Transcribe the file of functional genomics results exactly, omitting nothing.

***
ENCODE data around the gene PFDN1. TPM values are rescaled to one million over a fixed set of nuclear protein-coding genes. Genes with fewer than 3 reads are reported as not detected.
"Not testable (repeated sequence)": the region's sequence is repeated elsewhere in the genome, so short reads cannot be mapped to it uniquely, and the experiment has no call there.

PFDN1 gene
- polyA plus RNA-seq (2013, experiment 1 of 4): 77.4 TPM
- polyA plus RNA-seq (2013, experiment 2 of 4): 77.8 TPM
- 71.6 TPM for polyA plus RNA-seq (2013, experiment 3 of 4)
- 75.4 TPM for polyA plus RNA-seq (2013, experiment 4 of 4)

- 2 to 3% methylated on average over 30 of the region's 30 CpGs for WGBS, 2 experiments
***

ENCODE data around the gene PFDN1. TPM values are rescaled to one million over a fixed set of nuclear protein-coding genes. Genes with fewer than 3 reads are reported as not detected.
"Not testable (repeated sequence)": the region's sequence is repeated elsewhere in the genome, so short reads cannot be mapped to it uniquely, and the experiment has no call there.

PFDN1 gene
- polyA plus RNA-seq (2013, experiment 1 of 4): 77.4 TPM
- polyA plus RNA-seq (2013, experiment 2 of 4): 77.8 TPM
- 71.6 TPM for polyA plus RNA-seq (2013, experiment 3 of 4)
- 75.4 TPM for polyA plus RNA-seq (2013, experiment 4 of 4)

- 2 to 3% methylated on average over 30 of the region's 30 CpGs for WGBS, 2 experiments